Regardless of that decision, the trail brightened the longer I walked,
my hands pulled into my sleeves,
my shoes crunching on iced gravel
following coyote tracks that veered off towards back yards
where Charlotte, Sue’s sweet cockapoo, and four chickens live.
They forecast snow today. Without clouds?
Prepare for cold and damp. With these rapidly bluing skies?
That blasted woodpecker annoyingly yaks from atop next door’s tallest willow.
Fat robins pull and pick apart fat worms.
My favorite mourning dove stares me down above the empty feeder,
and North Korea held its largest missile test yet last night.
Each morning this week,
with or without clouds to obscure it,
a huge, burning, orange sun rose in minutes, seconds, nano-seconds;
quickly enough to make you burst into applause on the trail in the open space
much to the startlement of the chickens three houses up from the corner.
Six years they lived next door
with Jack, their magnificent, soft spoken husky,
and Crosby, their loppy eared, amalgamated barker.
Six years they hung shining Christmas balls on the lowest branches of their front ash.
Just last year they saved their three, blooming cherries out back from heavy, wet snows,
about which I was delighted, since those blossoms fill my windows each Spring.
They fixed the back fence each time Jack chewed through it to visit.
We worked to keep each other’s sidewalks clear of the annual ice dams.
And each and every night, they turned on their bright, annoying porch light.
Every, single night that blessed light lit up my living room and kitchen like day.
For six years.
I covered my windows with dark curtains and thick blinds at first.
For at least three years, I cursed them softly under my breath,
plotted to unscrew the bulb.
I huffed around complaining to myself, growling at my cat.
I learned to shut my bedroom door, eventually, which blocked the light quite well,
and then I found it actually helpful
when I found myself wandering ’round the house at midnight.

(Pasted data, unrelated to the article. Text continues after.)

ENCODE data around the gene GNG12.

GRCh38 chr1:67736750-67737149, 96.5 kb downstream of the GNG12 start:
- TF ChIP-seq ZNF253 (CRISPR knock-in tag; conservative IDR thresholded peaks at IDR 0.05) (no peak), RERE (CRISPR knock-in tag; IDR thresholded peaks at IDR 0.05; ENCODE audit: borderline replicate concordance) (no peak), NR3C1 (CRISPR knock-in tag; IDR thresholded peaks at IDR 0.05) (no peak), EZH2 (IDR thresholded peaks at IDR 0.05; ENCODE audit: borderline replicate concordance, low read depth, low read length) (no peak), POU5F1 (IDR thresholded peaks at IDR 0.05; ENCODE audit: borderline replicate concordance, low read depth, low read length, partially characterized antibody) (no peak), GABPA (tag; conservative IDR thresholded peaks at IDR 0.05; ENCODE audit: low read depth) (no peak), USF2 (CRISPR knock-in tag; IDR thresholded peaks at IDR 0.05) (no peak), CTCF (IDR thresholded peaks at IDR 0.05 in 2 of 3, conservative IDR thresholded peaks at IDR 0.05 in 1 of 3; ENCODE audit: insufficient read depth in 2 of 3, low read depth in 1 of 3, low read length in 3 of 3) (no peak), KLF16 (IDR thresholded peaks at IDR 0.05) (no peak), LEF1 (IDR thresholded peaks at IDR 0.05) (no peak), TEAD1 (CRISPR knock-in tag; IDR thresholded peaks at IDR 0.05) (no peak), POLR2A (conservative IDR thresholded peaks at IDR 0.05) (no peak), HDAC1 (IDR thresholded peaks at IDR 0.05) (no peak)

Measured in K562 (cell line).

No need to turn on my own lights. The rooms were well lit.
So it became less annoying, more a beacon of friendship and safety in the neighborhood.
I came to like it, to depend on it.
It became the norm,
Until three nights ago
when I could not sleep,
and stumbled to the kitchen
in pitch blackness.
and a wee bit frightened.
The light was out.
My rooms were very dark.
All was weirdly quiet.
Was something awry in the neighborhood?
Then, on Tuesday, the sign went up!
They sold their house!
They moved away!
Without a word!
Without a wave, a smile, or snarled farewell.
Jack and Crosby, my furry buddies,
have a new yard to romp and bark in.
Their mom and dad have new rooms to fill,
and no doubt a new light lit on their front porch,
to shine in some new neighbor’s windows;
And I am left to curse the darkness I learned to live without
these last six years.
Spam! Spam! Spam for lunch!
If you try it, I have a hunch
you will love it a whole bunch!
You can fry it for some crunch!
You can eat it with pink punch!
Smoke some weed with canned Spam munch!
Tie your hair back with a scrunch,
then fix yourself some Spam for lunch!
Spam! Spam! Spam! Spam!
How I love my Spam for lunch!
April 2, 2017 upon watching Martha Radditz on a Sunday morning show
Another month of poetry
Another month of fun,
or sorrow, and/or make believe,
as we await long days with sun.
Ever the returning challenge
to choose the words to say
with precision and great poignancy
events’ effects each day.
Not only great catastrophes,
but tiny baby toes.
Everything that strikes me
as influencing smiles, or woes.
I hope to see more joy, than pain,
as these thirty days pass by;
once all is said and all is done
to sigh a pleasant sigh.
April 2, 2017